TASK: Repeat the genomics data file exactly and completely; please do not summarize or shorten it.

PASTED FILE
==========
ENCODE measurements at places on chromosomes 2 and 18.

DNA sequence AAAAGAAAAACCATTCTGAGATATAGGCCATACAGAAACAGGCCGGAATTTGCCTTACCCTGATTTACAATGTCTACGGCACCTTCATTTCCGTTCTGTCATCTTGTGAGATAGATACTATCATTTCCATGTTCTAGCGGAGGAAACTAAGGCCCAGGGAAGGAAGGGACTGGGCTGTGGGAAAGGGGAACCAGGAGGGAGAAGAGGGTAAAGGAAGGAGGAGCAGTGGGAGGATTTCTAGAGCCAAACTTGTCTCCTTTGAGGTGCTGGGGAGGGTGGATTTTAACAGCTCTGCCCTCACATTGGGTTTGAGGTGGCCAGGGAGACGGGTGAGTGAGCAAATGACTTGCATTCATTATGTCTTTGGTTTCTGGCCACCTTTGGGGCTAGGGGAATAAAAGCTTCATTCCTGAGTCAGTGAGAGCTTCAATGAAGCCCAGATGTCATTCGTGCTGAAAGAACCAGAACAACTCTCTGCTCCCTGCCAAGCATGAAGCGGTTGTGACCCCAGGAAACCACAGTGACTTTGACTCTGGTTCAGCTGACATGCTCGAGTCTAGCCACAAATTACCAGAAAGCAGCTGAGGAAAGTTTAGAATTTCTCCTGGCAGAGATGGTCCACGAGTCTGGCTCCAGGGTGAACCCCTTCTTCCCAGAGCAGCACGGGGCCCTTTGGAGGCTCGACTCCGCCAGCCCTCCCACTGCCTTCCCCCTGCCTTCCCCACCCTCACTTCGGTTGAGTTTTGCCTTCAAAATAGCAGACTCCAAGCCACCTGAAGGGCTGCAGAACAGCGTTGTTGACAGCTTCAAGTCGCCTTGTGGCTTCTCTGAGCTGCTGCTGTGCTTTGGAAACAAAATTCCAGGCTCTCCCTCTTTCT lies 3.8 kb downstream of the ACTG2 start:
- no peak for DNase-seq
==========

ENCODE measurements at places on chromosomes 2 and 18.

DNA sequence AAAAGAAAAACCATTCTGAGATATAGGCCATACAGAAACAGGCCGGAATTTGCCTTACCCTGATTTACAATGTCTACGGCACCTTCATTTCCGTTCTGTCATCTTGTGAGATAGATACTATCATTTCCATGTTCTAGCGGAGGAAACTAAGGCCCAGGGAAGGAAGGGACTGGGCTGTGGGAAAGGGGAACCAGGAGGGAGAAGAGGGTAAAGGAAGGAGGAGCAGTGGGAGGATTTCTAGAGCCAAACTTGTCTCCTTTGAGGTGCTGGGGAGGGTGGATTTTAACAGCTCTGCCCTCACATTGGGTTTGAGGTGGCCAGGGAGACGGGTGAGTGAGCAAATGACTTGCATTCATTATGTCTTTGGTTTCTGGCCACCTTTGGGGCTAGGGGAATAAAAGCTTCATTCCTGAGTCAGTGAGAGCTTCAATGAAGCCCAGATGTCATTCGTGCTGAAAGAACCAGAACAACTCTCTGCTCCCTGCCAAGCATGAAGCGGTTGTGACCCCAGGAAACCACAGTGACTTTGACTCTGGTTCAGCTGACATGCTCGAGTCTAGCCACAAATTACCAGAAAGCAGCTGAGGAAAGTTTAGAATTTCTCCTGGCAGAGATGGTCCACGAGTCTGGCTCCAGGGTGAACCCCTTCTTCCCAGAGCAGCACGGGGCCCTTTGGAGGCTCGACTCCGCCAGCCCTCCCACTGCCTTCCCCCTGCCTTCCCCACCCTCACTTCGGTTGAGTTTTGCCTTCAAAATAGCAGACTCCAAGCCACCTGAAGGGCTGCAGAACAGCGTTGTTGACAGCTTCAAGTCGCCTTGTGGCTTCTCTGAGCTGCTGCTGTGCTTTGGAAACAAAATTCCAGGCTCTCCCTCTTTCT lies 3.8 kb downstream of the ACTG2 start:
- no peak for DNase-seq